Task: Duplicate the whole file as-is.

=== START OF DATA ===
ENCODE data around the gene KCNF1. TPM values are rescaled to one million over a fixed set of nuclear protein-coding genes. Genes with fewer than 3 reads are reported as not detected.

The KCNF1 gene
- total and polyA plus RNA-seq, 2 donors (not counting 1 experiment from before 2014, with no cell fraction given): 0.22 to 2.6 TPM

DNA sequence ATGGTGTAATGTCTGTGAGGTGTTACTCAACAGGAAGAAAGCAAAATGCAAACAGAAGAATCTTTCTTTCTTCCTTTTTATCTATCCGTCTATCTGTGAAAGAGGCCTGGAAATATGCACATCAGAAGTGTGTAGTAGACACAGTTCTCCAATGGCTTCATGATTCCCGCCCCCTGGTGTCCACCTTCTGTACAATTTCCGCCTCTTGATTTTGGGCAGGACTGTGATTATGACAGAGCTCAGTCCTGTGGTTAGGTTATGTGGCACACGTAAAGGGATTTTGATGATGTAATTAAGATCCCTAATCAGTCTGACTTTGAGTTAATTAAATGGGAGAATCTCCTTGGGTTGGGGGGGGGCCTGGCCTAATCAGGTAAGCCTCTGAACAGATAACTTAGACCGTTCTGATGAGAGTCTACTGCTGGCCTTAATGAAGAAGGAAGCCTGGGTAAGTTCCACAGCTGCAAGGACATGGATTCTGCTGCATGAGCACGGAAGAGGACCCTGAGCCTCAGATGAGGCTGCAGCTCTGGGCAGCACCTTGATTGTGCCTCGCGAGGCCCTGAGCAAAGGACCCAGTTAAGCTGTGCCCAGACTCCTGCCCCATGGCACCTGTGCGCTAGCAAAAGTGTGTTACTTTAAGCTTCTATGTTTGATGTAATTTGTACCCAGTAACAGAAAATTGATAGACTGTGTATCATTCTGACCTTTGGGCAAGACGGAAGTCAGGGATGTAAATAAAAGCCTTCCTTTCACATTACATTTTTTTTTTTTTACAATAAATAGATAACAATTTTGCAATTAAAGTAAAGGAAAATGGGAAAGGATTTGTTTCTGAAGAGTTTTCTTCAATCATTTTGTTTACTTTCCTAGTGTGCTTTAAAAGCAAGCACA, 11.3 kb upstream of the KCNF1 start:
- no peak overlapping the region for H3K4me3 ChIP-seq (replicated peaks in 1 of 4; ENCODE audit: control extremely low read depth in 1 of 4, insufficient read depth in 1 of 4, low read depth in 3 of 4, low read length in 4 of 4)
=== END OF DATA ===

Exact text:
ENCODE data around the gene KCNF1. TPM values are rescaled to one million over a fixed set of nuclear protein-coding genes. Genes with fewer than 3 reads are reported as not detected.

The KCNF1 gene
- total and polyA plus RNA-seq, 2 donors (not counting 1 experiment from before 2014, with no cell fraction given): 0.22 to 2.6 TPM

DNA sequence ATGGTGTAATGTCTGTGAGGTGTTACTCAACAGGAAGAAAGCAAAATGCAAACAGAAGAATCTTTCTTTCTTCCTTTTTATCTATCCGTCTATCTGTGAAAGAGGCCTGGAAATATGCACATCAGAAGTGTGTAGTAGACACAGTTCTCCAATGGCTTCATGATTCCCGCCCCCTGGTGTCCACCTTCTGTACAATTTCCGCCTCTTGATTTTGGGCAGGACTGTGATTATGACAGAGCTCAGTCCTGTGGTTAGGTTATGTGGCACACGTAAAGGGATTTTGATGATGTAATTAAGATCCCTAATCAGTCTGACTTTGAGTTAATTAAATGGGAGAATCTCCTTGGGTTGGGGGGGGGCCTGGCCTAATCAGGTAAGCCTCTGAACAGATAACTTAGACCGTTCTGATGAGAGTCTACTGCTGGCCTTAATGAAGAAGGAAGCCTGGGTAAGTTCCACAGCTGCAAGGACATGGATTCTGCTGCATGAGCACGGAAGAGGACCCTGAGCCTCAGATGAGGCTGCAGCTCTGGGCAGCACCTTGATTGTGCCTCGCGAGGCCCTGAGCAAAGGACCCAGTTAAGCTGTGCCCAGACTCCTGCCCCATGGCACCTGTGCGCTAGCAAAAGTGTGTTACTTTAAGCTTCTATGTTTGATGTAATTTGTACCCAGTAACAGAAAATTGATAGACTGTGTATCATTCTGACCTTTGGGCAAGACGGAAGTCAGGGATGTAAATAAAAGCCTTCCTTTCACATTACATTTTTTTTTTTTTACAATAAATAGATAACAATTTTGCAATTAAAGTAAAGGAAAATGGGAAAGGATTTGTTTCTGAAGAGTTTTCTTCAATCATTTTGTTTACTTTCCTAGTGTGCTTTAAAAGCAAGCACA, 11.3 kb upstream of the KCNF1 start:
- no peak overlapping the region for H3K4me3 ChIP-seq (replicated peaks in 1 of 4; ENCODE audit: control extremely low read depth in 1 of 4, insufficient read depth in 1 of 4, low read depth in 3 of 4, low read length in 4 of 4)